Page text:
In this field of work it is necessary to have some mathematical background and to know programming, but it is also important to have communication skills and know how to use storytelling to convey the data-driven insights. At the end of the day, scientific results and innovation only have the value that their users allocate to them. If I were to invent a revolutionary solution but did not manage to convince others of its importance, it would effectively be worthless. Coding machine learning algorithms is actually surprisingly easy, the hard part, requiring a scientific mindset and rigour, is the ability to question your own problem setting as well as the vigilance to spot the bias you might have inserted into any solution. 

"The best aspect of my daily work is my colleagues. This kind of work really is not about going it alone, but about collaboration and finding the right approach to solving a problem together."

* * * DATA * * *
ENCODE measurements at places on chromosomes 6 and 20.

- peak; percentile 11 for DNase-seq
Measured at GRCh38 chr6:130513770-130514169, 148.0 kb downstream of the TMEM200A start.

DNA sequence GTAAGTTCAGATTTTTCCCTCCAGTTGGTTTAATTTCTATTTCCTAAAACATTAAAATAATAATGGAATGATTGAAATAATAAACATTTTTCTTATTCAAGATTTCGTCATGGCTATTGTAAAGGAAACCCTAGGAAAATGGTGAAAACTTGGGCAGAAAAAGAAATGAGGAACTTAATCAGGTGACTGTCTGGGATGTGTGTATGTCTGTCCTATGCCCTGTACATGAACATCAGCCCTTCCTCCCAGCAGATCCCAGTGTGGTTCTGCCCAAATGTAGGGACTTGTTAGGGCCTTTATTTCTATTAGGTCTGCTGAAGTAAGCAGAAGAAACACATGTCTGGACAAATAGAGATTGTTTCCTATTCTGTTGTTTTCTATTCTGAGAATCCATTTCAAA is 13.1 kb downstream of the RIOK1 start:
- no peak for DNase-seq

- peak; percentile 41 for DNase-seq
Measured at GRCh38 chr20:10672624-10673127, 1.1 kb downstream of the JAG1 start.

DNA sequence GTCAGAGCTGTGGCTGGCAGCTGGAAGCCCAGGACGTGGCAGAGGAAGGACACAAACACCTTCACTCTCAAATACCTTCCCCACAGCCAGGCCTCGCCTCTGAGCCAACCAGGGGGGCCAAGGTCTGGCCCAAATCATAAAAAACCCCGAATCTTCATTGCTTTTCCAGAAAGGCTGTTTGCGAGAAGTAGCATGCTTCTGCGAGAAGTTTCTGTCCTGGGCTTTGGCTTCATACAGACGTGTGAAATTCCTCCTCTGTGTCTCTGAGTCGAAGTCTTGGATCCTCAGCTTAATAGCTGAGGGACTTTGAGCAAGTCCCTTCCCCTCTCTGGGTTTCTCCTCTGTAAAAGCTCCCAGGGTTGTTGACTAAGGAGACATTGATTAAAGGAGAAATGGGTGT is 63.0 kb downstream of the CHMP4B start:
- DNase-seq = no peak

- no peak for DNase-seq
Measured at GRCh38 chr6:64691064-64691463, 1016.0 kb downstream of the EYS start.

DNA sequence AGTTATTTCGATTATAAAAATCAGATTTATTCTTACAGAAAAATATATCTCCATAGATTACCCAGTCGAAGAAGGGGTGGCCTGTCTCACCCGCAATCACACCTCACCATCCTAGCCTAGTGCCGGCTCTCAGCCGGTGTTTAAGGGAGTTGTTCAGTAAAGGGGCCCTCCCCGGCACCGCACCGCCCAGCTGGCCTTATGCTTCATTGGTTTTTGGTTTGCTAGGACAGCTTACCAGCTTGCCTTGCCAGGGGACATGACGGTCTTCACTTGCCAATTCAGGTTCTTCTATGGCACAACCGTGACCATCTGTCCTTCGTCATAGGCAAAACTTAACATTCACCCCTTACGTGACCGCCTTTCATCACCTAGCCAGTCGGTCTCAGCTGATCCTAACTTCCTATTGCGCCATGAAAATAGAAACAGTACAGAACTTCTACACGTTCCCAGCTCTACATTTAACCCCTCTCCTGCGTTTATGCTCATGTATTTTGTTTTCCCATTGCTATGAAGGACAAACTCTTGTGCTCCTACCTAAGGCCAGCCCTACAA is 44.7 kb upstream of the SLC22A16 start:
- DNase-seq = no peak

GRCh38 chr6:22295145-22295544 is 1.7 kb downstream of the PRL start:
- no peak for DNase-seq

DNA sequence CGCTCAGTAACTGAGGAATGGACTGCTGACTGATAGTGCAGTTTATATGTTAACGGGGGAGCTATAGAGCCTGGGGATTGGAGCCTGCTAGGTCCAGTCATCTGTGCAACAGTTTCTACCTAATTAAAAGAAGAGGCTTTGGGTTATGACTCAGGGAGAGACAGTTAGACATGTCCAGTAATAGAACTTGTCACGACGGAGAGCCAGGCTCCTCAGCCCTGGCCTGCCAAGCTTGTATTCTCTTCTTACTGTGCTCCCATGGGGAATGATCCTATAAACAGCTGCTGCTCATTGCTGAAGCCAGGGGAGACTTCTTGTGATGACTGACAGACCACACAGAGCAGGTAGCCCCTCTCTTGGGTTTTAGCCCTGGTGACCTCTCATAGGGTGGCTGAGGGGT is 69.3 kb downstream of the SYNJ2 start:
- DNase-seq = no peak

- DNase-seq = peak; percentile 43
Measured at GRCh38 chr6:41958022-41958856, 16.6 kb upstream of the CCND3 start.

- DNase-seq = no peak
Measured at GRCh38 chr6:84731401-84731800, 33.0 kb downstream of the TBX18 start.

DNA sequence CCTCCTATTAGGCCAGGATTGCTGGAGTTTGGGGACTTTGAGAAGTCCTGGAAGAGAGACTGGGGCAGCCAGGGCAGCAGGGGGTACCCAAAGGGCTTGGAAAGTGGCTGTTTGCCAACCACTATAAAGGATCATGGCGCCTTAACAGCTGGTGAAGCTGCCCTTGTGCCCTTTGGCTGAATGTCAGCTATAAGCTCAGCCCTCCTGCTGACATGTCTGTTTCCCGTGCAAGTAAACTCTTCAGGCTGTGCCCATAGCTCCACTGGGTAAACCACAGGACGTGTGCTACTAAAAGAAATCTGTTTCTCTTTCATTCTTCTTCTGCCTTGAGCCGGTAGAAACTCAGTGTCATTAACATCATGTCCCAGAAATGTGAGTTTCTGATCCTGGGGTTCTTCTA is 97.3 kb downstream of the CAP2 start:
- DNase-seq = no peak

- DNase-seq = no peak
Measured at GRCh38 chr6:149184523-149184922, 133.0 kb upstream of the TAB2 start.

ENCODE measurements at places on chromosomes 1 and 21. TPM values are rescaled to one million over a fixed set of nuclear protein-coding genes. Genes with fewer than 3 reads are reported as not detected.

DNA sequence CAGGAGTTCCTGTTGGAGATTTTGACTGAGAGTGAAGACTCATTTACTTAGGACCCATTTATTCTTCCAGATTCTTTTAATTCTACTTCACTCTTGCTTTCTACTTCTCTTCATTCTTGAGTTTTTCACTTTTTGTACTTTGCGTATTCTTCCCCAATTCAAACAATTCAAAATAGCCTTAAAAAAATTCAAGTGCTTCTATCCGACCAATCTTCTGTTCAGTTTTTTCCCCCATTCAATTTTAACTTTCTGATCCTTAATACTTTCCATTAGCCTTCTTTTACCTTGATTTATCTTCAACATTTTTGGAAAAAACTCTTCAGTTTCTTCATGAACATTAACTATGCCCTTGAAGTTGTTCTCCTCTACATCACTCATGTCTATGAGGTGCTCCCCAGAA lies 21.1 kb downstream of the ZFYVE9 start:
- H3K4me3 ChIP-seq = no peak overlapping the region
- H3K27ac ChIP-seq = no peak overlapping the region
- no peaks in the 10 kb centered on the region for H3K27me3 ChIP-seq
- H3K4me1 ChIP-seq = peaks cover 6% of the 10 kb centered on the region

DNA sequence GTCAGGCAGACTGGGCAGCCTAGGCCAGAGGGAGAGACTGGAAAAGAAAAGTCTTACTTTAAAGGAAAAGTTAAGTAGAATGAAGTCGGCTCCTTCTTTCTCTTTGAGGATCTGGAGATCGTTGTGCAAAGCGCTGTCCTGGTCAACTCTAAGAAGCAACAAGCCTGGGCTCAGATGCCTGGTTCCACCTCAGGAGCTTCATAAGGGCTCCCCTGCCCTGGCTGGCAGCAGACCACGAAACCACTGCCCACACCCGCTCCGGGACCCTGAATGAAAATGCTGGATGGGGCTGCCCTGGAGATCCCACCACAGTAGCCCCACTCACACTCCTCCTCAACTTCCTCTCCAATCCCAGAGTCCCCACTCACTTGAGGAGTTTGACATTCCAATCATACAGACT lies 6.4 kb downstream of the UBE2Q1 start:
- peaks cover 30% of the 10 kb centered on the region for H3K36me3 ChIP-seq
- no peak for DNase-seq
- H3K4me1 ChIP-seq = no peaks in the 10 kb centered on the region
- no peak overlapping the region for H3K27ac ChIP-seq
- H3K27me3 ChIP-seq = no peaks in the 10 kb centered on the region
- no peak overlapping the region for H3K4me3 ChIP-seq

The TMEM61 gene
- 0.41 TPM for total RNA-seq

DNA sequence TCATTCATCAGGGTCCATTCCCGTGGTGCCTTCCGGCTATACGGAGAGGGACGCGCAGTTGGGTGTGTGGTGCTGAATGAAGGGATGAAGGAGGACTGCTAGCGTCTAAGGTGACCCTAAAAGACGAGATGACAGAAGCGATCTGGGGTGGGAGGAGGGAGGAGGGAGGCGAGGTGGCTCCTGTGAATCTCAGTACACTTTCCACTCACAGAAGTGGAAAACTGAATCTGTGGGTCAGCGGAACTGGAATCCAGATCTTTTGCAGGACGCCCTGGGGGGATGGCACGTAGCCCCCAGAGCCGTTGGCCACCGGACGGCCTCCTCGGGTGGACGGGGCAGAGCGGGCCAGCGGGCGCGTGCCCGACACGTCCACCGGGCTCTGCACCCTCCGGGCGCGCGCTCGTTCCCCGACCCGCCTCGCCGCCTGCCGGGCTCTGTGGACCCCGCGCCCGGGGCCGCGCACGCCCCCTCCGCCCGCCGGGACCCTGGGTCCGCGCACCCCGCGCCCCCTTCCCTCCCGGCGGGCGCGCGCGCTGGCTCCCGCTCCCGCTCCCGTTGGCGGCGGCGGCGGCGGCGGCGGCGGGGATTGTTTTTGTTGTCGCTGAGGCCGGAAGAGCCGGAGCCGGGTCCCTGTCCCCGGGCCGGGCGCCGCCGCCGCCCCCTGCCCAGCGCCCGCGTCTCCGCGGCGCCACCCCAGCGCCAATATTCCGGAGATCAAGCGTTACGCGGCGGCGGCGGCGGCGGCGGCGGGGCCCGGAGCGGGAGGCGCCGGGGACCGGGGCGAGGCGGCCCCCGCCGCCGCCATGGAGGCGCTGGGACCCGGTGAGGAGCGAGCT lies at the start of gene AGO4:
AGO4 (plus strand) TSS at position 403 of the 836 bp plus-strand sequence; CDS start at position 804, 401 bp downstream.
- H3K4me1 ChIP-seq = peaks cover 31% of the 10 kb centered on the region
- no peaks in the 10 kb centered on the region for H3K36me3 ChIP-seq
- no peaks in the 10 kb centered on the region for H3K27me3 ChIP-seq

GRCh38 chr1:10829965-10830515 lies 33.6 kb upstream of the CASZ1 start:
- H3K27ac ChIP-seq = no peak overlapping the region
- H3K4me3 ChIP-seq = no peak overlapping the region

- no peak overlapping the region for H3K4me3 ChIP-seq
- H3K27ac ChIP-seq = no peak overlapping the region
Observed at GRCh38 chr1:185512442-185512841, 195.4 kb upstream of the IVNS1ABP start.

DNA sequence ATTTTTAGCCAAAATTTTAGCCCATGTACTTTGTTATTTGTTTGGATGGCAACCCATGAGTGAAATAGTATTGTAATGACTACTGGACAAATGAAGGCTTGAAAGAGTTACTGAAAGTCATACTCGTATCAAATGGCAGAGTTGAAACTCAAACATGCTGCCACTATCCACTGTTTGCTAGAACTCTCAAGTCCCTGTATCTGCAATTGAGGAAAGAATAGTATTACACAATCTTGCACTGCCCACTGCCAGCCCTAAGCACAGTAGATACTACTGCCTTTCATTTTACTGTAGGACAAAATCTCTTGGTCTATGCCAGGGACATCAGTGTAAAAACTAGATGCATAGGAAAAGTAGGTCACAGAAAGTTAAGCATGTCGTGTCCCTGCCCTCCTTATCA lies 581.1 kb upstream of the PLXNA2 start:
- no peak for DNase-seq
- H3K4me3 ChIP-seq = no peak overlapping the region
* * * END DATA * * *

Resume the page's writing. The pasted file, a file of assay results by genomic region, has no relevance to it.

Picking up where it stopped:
One of the most common misconceptions about AI that I encounter is thinking that it is such new technology and even a form of black magic. It really is not - we apply precisely the same scientific methods and reasoning that Galileo and Copernicus did in their day. They would observe celestial bodies and keep track of their coordinates for long stretches of time. This logic of observing phenomena, book-keeping of data and then modeling is precisely the same today! The relatively novel aspect is that computers are used and therefore it’s possible to crunch many more numbers than was possible before. And let’s not forget that AI has been around since the 60s. Many fears are related to it, but those fears make me think about how people during the second industrial revolution were afraid of going onboard a train, which was the latest technology of the time.